Golang Getting Started Series 4: How to Understand the Interface

I talked a lot about the basics of the Go language, including the installation of the go environment, the syntax of the go language, etc. If you are interested, you can first look at the previous article. http://quickintro123.com/index.php/category/golang/

Today I officially started writing Go code, and talked about how to understand the interface .

1. What is the interface

interface is one of the basic characteristics of the GO language. Can be understood as a type of specification or convention. It is not the same as Java or C #. It does not need to show that it implements an interface. It does not have inheritance or subclasses or the "implements" keyword. It just implements the methods in the interface implicitly by convention. Therefore, interfaces in Golang make coding more flexible and extensible.

How to understand the interface in go language? Just remember the following three points:

  1. interface is a collection of method declarations
  2. Any type of object implements all the methods declared in the interface , it means that the type implements the interface.
  3. interface can be used as a data type. Any object that implements the interface can assign a value to the corresponding interface type variable.

Note:

a. Interface can be implemented by any object, and a type / object can also implement multiple interfaces
b. Methods cannot be overloaded, such as eat () eat (s string) cannot exist at the same time

2. Interface implementation

package main

import "fmt"

type Phone interface {
    call()
}

type NokiaPhone struct {
}

func (nokiaPhone NokiaPhone) call() {
    fmt.Println("I am Nokia, I can call you!")
}

type ApplePhone struct {
}

func (iPhone ApplePhone) call() {
    fmt.Println("I am Apple Phone, I can call you!")
}

func main() {
    var phone Phone
    phone = new(NokiaPhone)
    phone.call()

    phone = new(ApplePhone)
    phone.call()
}

3. interface query

If interface A implements all methods in interface B, then A can be converted to interface B.

 if varName2, ok := varName1.(interface2|typeName); ok {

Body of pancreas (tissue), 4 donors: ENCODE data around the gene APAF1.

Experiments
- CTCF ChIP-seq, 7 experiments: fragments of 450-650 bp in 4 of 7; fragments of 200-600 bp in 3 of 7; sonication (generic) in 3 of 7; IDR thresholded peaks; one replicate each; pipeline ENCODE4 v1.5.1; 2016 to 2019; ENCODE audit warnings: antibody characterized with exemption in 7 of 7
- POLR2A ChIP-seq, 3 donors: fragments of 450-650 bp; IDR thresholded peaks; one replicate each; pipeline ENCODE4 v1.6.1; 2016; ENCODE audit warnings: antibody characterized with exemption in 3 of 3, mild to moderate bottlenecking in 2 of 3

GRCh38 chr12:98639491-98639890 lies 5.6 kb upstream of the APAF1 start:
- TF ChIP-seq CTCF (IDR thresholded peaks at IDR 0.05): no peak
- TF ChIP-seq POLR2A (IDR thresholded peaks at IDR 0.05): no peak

// At this time, the type of varName2 is changed from interface1 to interface2, or varName1 is not a variable of typeName
  } else {
    // Cannot convert interface, or varName1 is not a variable of typeName

4. The interface {} type

The interface {} type does not declare any method, commonly known as an empty interface. interface {} is very useful when we need to store any type of value, a bit similar to the C language void * type.

package main

import (
    "fmt"
)

func PrintAll(vals []interface{}) {
    for _, val := range vals {
        fmt.Println(val)
    }
}

func main() {
    names := []string{"stanley", "david", "oscar"}
    vals := make([]interface{}, len(names))
    for i, v := range names {
        vals[i] = v
    }
    PrintAll(vals)
}

Note, however, that [] T cannot be directly assigned to [] interface {}

t := []int{1, 2, 3, 4}

var s [] interface {} = t 

The following error is output when compiling:

cannot use t (type [] int) as type [] interface {} in assignment

Finally

I made a brief introduction to the interface features in Go. I think for Go language, the most exquisite design should be the interface. If you are interested, you can study it.

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2 Responses to Golang Getting Started Series 4: How to Understand the Interface

  1. good better best says:

    Very good. I like this post very much.

  2. good man says:

    Very Good. I truly appreciate this post.Really thank you!

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